Schumann Chamber Works
After the arrestingly imaginative performance of the Quintet recently given by Martha Argerich and friends, this new one comes as a disappointment – primarily for its first movement. Whereas Schumann’s marking is minim=108, these players plunge in at a recklessly snatched minim=144. Despite occasional overcosseting of this and that, they reach the end – with all too little affection or finesse en route – in just over seven-and-a-half minutes. Timekeepers please note that Argerich (never a one to dawdle) and her colleagues so rewardingly allow themselves a whole minute-and-a-half longer. The funeral march-inspired Un poco largamente is slower than is frequently heard (minim=46 rather than the requested 66). But here the players do manage to create an atmospheric hollowness: even the contrasting major key episodes bring only an eerily disembodied assuagement. The Scherzo lacks the light-fingered vitality (notably in keyboard scales) which characterizes the EMI issue. And despite the newcomers’ sensibly timed response to the exhilaration of the finale, I still preferred the rhythmic stability as well as virility underpinning the more varied as well as clearer-textured vistas opened up on the EMI version.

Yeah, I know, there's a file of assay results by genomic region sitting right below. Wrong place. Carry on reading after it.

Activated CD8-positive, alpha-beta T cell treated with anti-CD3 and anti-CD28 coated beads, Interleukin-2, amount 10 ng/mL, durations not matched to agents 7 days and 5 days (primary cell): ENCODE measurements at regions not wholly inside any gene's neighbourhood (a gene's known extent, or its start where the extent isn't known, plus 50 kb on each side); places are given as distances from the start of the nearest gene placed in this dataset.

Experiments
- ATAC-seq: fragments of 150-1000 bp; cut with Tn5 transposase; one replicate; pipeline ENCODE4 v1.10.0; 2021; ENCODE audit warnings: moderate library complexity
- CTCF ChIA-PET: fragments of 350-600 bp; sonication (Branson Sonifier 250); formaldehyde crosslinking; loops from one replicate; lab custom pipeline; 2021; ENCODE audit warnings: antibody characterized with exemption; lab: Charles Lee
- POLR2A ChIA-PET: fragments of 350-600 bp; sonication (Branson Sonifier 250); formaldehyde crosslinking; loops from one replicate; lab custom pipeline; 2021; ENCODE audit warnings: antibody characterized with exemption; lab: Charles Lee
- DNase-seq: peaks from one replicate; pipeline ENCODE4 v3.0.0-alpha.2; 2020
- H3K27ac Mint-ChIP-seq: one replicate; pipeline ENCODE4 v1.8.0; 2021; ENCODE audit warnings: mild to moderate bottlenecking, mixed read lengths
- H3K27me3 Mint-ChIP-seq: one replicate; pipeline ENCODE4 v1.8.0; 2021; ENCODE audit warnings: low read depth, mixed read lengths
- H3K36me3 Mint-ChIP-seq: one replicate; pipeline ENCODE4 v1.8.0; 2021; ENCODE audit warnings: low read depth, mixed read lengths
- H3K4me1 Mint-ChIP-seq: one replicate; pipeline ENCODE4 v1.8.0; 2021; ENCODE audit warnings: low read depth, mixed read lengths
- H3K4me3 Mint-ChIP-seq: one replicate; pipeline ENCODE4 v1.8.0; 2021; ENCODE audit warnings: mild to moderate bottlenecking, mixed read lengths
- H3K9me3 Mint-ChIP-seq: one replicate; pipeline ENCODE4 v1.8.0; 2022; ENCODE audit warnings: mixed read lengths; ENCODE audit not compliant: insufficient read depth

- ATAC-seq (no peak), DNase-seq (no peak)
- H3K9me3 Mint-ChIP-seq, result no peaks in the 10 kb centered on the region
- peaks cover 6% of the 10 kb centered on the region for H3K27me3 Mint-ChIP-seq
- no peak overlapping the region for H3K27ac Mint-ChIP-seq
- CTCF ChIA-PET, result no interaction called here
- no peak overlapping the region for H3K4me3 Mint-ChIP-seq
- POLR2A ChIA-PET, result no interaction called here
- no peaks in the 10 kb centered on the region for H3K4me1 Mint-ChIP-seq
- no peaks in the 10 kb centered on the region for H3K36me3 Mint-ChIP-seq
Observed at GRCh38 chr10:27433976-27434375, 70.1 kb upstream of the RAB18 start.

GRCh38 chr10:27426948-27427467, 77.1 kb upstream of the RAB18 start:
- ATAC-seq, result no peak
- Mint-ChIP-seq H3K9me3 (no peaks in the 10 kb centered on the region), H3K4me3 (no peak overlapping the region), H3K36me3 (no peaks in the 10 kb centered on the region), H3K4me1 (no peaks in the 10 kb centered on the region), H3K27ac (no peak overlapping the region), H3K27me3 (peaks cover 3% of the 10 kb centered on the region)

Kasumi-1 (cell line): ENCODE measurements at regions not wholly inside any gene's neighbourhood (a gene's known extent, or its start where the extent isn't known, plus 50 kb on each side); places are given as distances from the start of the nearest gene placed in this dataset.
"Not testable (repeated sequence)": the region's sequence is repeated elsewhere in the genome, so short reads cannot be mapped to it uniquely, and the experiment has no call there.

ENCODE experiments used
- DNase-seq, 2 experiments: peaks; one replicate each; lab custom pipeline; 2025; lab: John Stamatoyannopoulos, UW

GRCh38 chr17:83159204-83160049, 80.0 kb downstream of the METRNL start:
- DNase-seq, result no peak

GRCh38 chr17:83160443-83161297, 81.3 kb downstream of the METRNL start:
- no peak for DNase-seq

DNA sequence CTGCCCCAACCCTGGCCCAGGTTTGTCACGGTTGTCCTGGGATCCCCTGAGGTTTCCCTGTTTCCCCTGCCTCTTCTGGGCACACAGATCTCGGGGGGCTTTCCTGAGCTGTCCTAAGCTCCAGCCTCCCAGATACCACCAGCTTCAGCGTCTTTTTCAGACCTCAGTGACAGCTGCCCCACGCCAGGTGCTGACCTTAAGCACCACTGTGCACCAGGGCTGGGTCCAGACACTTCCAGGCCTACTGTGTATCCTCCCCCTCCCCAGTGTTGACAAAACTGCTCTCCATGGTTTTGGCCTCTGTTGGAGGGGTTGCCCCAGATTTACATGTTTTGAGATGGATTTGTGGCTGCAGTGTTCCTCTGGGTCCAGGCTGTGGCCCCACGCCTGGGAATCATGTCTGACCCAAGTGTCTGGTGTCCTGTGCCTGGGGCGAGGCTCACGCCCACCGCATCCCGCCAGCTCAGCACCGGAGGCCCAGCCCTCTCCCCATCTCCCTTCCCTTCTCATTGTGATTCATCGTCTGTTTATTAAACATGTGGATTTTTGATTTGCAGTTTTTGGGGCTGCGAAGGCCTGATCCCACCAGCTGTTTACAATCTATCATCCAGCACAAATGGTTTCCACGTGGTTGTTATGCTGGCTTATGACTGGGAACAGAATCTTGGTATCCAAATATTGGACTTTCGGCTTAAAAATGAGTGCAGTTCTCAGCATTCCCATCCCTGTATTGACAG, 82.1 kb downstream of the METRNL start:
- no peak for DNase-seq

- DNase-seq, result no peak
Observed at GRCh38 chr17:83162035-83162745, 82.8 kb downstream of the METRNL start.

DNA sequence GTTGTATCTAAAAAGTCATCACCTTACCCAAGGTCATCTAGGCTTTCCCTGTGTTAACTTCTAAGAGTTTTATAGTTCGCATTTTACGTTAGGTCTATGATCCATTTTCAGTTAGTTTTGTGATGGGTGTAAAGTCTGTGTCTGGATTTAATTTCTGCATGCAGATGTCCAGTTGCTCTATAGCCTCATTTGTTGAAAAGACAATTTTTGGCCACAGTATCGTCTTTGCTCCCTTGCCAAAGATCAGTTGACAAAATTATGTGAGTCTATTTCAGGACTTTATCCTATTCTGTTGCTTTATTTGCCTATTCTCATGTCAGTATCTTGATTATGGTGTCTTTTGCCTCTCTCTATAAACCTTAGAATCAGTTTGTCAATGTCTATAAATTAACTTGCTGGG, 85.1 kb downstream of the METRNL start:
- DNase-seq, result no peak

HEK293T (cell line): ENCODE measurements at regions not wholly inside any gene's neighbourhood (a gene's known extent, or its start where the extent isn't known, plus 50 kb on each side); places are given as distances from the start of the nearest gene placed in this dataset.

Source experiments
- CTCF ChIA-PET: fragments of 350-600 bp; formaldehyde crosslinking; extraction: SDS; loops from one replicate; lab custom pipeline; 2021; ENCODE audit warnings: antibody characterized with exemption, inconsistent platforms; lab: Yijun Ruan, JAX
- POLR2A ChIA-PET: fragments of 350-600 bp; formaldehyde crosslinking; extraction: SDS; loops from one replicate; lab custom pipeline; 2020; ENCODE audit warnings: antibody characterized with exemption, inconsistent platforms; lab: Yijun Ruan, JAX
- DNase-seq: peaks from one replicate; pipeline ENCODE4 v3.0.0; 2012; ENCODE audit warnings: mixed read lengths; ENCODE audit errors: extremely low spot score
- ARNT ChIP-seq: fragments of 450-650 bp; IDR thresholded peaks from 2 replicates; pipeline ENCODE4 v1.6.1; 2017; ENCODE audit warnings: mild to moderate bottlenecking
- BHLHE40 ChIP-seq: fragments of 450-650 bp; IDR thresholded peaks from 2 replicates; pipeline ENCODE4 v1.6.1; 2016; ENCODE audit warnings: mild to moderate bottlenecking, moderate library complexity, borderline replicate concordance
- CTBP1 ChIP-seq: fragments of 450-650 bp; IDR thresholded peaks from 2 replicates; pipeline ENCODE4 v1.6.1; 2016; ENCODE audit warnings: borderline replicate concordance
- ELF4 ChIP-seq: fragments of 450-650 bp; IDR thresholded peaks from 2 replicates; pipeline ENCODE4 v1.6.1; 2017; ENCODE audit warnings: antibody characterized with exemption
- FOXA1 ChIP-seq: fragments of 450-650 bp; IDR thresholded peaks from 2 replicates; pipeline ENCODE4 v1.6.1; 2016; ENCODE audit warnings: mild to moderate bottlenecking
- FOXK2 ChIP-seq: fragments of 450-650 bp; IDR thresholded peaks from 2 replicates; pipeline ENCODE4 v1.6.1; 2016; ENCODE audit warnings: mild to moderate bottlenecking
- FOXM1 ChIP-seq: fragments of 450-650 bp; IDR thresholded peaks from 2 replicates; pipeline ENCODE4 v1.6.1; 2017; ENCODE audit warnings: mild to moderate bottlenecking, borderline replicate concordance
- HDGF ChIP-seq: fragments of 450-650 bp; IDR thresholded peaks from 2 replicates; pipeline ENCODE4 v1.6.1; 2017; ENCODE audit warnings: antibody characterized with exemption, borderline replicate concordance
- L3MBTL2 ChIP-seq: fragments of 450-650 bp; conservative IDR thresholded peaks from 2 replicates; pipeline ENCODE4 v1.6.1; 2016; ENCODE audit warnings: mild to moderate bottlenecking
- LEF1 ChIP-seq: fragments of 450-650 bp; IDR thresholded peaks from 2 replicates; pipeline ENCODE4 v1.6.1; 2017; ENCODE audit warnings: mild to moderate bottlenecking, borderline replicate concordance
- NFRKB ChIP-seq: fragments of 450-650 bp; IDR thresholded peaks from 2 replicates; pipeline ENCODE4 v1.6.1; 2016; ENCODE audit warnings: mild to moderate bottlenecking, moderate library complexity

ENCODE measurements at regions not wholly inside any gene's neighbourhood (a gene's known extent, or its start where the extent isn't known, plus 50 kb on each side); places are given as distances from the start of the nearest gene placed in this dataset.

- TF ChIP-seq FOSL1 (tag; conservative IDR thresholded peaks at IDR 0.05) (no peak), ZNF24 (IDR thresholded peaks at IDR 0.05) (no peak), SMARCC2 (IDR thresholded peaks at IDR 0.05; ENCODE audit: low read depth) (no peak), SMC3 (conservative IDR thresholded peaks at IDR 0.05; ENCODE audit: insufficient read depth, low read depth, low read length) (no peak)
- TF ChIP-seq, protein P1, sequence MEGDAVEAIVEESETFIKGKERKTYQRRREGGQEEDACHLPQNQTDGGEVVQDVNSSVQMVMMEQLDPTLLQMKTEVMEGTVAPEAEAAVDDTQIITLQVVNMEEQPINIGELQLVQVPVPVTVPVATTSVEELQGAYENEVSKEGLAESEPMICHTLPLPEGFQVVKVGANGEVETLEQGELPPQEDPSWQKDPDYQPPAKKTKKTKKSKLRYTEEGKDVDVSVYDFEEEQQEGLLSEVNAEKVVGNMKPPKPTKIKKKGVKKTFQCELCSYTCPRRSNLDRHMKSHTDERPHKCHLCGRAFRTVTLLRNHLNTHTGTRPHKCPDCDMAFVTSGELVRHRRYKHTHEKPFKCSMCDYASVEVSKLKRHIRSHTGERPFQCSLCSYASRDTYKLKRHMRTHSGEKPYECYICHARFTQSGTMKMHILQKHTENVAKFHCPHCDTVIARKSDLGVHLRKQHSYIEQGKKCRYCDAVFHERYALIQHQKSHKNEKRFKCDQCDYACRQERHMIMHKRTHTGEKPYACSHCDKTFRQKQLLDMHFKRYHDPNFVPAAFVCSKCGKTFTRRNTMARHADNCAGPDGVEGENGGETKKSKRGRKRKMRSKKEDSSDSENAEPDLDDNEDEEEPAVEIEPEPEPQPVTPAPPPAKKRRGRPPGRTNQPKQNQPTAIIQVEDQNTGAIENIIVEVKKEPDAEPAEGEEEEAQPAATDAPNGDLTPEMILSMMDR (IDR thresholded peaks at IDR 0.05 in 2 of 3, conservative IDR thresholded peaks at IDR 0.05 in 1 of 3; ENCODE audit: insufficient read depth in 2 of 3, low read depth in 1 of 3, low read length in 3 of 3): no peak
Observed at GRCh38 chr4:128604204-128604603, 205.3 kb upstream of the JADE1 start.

Without the pianist (who in this context is, I think, miscast), I’d hoped to be able to lay down my critical pen in the A minor String Quartet. But after a sympathetic slow introduction, the opening movement’s switch to Allegro heralds an account of all three faster movements that I found wholly un-Schumannesque in its highly-strung, far too sharply accented, short-breathed, would-be excitement – so often at odds with the music’s natural flow. Even their search for ‘profundity’ in the overslow Adagio is achieved at the expense of Schumann’s inborn lyricism (and incidentally with some overheavy accompanying figuration en route). Of course it goes without saying that the Hagens’ individual brilliance and corporate accomplishment is never for a moment in doubt. But close, somewhat coarse-grained tonal reproduction compels me to advise prospective purchasers to look elsewhere – notably to the Alberni and Vogler Quartets.'